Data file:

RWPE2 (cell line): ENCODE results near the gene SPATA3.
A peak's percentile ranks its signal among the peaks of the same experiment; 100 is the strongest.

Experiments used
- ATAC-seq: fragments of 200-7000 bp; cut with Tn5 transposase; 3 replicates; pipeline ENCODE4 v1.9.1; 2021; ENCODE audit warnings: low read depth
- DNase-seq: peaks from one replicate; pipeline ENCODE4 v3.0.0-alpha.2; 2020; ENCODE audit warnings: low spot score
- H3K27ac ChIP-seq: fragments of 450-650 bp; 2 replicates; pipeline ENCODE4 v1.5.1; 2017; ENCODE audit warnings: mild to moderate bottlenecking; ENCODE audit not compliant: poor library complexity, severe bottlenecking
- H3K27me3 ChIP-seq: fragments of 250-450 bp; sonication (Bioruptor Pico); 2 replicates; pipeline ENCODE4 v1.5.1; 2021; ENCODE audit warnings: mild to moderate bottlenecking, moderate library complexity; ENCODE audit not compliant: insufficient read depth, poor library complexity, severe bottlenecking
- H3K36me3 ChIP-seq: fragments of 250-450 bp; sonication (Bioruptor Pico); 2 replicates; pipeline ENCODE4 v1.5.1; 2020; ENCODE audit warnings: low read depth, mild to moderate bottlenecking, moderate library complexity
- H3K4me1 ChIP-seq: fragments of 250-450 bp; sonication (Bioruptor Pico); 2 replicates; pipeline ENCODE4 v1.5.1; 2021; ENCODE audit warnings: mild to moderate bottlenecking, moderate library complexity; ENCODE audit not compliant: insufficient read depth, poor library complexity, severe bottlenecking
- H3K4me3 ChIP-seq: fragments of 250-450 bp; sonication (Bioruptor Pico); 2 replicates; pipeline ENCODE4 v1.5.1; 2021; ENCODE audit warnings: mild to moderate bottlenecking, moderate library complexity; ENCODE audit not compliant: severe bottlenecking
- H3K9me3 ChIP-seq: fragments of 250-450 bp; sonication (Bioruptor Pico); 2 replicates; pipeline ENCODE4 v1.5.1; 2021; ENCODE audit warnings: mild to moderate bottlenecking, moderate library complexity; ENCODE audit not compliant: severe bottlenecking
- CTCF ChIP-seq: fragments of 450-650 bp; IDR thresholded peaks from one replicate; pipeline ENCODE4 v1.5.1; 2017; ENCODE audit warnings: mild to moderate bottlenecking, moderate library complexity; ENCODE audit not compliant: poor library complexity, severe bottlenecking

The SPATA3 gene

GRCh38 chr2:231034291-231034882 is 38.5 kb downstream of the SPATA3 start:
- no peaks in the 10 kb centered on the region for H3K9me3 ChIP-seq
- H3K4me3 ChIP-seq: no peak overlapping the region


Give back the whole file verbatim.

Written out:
RWPE2 (cell line): ENCODE results near the gene SPATA3.
A peak's percentile ranks its signal among the peaks of the same experiment; 100 is the strongest.

Experiments used
- ATAC-seq: fragments of 200-7000 bp; cut with Tn5 transposase; 3 replicates; pipeline ENCODE4 v1.9.1; 2021; ENCODE audit warnings: low read depth
- DNase-seq: peaks from one replicate; pipeline ENCODE4 v3.0.0-alpha.2; 2020; ENCODE audit warnings: low spot score
- H3K27ac ChIP-seq: fragments of 450-650 bp; 2 replicates; pipeline ENCODE4 v1.5.1; 2017; ENCODE audit warnings: mild to moderate bottlenecking; ENCODE audit not compliant: poor library complexity, severe bottlenecking
- H3K27me3 ChIP-seq: fragments of 250-450 bp; sonication (Bioruptor Pico); 2 replicates; pipeline ENCODE4 v1.5.1; 2021; ENCODE audit warnings: mild to moderate bottlenecking, moderate library complexity; ENCODE audit not compliant: insufficient read depth, poor library complexity, severe bottlenecking
- H3K36me3 ChIP-seq: fragments of 250-450 bp; sonication (Bioruptor Pico); 2 replicates; pipeline ENCODE4 v1.5.1; 2020; ENCODE audit warnings: low read depth, mild to moderate bottlenecking, moderate library complexity
- H3K4me1 ChIP-seq: fragments of 250-450 bp; sonication (Bioruptor Pico); 2 replicates; pipeline ENCODE4 v1.5.1; 2021; ENCODE audit warnings: mild to moderate bottlenecking, moderate library complexity; ENCODE audit not compliant: insufficient read depth, poor library complexity, severe bottlenecking
- H3K4me3 ChIP-seq: fragments of 250-450 bp; sonication (Bioruptor Pico); 2 replicates; pipeline ENCODE4 v1.5.1; 2021; ENCODE audit warnings: mild to moderate bottlenecking, moderate library complexity; ENCODE audit not compliant: severe bottlenecking
- H3K9me3 ChIP-seq: fragments of 250-450 bp; sonication (Bioruptor Pico); 2 replicates; pipeline ENCODE4 v1.5.1; 2021; ENCODE audit warnings: mild to moderate bottlenecking, moderate library complexity; ENCODE audit not compliant: severe bottlenecking
- CTCF ChIP-seq: fragments of 450-650 bp; IDR thresholded peaks from one replicate; pipeline ENCODE4 v1.5.1; 2017; ENCODE audit warnings: mild to moderate bottlenecking, moderate library complexity; ENCODE audit not compliant: poor library complexity, severe bottlenecking

The SPATA3 gene

GRCh38 chr2:231034291-231034882 is 38.5 kb downstream of the SPATA3 start:
- no peaks in the 10 kb centered on the region for H3K9me3 ChIP-seq
- H3K4me3 ChIP-seq: no peak overlapping the region